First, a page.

“Perhaps, it is seen as a lazy garment, an I-can’t-be-bothered-by-what-people-think garment. This might be seen as risky behaviour for women,” says Annie Zaidi. The Mumbai-based writer recalls her mother and aunt wearing nighties around family members during the day and to sleep in. Zaidi makes a case for nighties to be considered as daywear instead. “If a nightie is well-tailored — cut to show off the suggestion of a waist, and a proper fit at the shoulders — it looks rather nice. Most nighties look shapeless because they are mass-produced and cheap,” she says.
In the history of the nightie in India, nowhere has the day-night divide been more evident than in Bollywood. The nightie on the screen depends on the kind of female character: a mother like Tisca Chopra in Taare Zameen Par (2007), takes on the morning head-first in a printed maxi (an A-line design inspired by maxi dresses). If she’s Kajol in Baazigar (1993), she’s dreaming about Shah Rukh Khan in a sleeveless satin eggshell blue nightie, with lacework on the bodice and along the thigh-high slit on the left side; it’s subtly sexy and suits a young woman who has no idea that she’s falling for a sociopath. “In the night, no control,” croons Rekha’s character in Khiladiyon Ka Khiladi (1996) but we see an older woman completely in control of the fashion and seduction game she plays with a young Akshay Kumar, appearing in two-piece lingerie-inspired nightgown as she makes short work of Kumar’s defences. And just like the magenta nightie in Dasgupta’s film, this year’s hit, Sanju, showed audiences how a fuchsia baby-doll, with its plunging front and drastically shortened hemline, can lead to ghapa-ghap sex and nearly destroy lives.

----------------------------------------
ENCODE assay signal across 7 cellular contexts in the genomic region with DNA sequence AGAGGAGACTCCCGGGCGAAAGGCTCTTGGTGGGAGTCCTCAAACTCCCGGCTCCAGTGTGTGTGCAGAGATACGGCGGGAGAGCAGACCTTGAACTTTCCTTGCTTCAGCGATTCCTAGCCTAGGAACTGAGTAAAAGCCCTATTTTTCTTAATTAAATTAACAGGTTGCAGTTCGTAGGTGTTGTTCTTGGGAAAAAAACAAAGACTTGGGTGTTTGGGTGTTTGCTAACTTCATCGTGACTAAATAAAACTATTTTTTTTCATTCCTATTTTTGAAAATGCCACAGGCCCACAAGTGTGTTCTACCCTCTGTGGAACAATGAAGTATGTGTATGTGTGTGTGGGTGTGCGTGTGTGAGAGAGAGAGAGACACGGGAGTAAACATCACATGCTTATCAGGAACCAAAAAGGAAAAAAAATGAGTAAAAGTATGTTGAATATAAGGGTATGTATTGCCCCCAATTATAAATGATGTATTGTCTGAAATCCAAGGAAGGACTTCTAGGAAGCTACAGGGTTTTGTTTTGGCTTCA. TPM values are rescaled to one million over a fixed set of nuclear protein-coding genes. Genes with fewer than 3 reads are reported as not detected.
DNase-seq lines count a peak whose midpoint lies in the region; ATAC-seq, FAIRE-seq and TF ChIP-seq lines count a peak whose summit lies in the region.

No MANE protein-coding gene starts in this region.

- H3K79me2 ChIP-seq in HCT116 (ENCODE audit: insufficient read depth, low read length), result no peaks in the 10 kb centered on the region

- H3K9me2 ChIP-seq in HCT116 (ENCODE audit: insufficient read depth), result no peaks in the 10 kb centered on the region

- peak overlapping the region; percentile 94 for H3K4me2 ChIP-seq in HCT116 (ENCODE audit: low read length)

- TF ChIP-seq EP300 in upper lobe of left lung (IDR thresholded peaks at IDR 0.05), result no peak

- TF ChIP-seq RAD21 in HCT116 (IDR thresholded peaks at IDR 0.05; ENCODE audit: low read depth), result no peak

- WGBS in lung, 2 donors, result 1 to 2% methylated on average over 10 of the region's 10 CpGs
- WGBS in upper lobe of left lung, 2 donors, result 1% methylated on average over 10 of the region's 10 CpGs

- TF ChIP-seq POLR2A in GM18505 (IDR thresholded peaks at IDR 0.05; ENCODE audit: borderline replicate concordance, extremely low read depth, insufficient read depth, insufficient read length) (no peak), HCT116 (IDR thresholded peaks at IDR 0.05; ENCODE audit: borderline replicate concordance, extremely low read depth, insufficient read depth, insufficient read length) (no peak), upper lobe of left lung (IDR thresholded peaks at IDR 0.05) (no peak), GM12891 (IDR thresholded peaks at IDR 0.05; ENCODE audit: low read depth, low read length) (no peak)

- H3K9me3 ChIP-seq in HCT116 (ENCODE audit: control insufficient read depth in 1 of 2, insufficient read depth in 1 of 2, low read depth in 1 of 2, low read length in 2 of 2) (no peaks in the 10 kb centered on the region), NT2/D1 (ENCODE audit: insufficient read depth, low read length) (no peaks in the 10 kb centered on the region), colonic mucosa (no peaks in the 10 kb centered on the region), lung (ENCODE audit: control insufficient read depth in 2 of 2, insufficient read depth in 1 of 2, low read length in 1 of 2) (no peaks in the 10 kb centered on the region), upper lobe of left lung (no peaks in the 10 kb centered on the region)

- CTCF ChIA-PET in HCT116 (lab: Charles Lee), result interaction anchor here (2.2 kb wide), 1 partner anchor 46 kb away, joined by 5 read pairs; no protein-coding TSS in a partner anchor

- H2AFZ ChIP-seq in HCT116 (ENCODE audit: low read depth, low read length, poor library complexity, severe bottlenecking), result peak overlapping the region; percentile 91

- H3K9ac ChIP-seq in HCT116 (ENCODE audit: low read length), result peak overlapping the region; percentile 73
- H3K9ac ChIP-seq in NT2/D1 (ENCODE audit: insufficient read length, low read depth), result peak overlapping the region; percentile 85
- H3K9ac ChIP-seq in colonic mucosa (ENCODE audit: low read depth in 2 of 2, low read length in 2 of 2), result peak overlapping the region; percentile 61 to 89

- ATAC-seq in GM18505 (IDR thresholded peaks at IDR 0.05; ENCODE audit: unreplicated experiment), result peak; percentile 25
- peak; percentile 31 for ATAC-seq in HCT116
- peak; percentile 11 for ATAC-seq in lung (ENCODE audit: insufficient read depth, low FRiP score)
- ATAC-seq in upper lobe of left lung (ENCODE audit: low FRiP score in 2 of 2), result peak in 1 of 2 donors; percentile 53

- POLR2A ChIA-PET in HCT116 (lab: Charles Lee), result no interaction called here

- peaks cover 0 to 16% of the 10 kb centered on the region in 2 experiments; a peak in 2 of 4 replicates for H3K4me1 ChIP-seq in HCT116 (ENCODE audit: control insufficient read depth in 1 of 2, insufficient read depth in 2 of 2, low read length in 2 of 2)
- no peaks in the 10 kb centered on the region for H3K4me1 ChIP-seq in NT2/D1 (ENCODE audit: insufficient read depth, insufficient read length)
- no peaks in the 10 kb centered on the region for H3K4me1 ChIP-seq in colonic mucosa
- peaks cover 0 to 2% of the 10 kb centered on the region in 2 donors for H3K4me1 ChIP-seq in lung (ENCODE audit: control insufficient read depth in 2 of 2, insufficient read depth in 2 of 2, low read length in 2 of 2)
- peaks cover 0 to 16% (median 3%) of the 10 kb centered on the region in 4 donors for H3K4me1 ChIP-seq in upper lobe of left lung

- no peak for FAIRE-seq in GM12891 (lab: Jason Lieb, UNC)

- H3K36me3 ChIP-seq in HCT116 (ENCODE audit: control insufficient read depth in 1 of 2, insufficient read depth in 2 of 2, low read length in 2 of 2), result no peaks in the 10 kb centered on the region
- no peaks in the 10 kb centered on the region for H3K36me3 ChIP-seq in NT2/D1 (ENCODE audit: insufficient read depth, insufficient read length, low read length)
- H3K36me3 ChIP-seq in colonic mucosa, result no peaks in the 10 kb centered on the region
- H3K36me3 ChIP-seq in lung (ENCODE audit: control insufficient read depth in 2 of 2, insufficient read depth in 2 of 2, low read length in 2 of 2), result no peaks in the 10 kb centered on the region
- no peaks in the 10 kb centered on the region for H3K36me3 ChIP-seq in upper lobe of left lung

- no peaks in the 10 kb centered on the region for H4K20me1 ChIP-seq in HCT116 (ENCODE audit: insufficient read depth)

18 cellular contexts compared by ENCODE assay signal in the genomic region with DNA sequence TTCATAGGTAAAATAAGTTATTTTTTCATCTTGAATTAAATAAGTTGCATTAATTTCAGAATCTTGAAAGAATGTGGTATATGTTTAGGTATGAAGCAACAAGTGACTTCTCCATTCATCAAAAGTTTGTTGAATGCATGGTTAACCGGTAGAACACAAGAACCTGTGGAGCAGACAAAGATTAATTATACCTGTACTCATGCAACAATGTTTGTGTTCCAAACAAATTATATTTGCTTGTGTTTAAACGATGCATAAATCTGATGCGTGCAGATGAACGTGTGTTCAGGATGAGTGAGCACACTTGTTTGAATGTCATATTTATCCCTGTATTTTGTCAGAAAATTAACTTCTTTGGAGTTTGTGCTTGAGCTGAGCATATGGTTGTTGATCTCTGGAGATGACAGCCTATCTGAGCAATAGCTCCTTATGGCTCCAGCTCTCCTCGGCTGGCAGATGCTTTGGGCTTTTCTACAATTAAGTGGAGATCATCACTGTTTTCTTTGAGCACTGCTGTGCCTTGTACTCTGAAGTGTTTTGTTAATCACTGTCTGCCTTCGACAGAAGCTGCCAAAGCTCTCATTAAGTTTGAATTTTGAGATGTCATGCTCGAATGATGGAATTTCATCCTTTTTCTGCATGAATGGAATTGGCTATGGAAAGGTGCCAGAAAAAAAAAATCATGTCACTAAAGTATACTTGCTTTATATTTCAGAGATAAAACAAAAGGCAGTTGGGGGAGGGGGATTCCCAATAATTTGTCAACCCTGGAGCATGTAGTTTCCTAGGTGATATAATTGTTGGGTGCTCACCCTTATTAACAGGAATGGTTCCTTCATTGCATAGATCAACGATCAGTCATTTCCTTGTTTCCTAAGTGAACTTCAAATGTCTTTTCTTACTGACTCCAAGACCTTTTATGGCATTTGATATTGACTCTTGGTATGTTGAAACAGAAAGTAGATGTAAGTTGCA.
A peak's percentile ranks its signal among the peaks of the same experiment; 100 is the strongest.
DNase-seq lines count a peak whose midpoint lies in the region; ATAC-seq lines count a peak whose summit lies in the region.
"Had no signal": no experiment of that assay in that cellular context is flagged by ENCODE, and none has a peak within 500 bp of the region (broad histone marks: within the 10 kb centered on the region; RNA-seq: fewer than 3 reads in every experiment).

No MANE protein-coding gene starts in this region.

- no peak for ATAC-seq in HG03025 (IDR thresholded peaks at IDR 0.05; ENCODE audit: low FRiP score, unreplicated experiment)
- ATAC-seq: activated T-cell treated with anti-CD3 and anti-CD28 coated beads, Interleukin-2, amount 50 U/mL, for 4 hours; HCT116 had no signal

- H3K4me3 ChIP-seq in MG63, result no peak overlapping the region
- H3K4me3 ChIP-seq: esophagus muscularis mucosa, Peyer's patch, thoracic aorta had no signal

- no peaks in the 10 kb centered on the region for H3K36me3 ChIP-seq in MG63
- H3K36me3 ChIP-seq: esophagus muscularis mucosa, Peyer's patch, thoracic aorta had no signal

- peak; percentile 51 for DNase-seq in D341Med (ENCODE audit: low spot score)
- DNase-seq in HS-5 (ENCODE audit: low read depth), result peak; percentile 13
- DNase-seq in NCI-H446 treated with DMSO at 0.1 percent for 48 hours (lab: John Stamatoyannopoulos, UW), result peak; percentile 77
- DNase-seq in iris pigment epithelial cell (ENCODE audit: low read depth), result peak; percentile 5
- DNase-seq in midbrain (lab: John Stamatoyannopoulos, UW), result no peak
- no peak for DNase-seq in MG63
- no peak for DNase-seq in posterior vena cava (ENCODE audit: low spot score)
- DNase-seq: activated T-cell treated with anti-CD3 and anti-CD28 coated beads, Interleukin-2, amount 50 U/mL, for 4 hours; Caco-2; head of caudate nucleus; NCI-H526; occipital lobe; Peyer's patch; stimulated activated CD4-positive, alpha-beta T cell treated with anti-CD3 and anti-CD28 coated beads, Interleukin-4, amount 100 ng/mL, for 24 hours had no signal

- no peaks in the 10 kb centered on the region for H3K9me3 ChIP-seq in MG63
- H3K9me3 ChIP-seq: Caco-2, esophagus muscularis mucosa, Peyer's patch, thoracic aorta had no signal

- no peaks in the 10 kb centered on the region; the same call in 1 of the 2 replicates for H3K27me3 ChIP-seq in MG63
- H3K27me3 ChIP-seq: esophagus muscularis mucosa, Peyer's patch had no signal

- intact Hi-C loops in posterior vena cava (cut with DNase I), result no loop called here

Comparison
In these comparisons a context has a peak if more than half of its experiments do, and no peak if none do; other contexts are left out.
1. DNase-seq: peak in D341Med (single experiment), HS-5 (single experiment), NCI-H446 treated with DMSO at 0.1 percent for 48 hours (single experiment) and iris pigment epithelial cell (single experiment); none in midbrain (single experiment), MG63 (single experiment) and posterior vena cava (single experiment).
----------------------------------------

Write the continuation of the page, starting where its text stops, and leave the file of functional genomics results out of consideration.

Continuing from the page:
The kaftan and the maxi dress could also be seen as extensions of the nightie. “Kaftans have become acceptable all over the world,” says Abraham. Designer Wendell Rodricks equals the wearing of a nightie in public to a kaftan at a private party. “A kaftan is nothing but an elitist nightgown and I’ve seen the late Parmeshwar Godrej wear it. If the wealthy can wear it in public, why can’t others?” he asks.
If women in Kerala love the nightie, most men claim they “can’t stand it”, derisively calling it “chaaku (sack)”, even “loha (cassock)”. Parameswaran says she has her “own theories” for why men are put off by the nightie. “I think it’s because the husbands don’t want their wives to wear what their domestic helps wear. Plus, you could argue that it’s not the most gracious of attires, not sensuous enough, not seductive enough – essentially, not a turn-on dress. Women, of course, love it for the same reasons. Those of the working class, especially, have claimed the nightie. They own it, wear it with pride and go to work. I would say the nightie does what the purdah probably does to women. You may say it looks terrible, robs women of their beauty, but it is also strangely empowering. Tragically, a woman’s individuality is always reduced to her body, but the nightie frees her. She can wear it without worrying about her body”.
(With inputs from Shiny Varghese, Dipanita Nath and Ankita Dwivedi-Johri)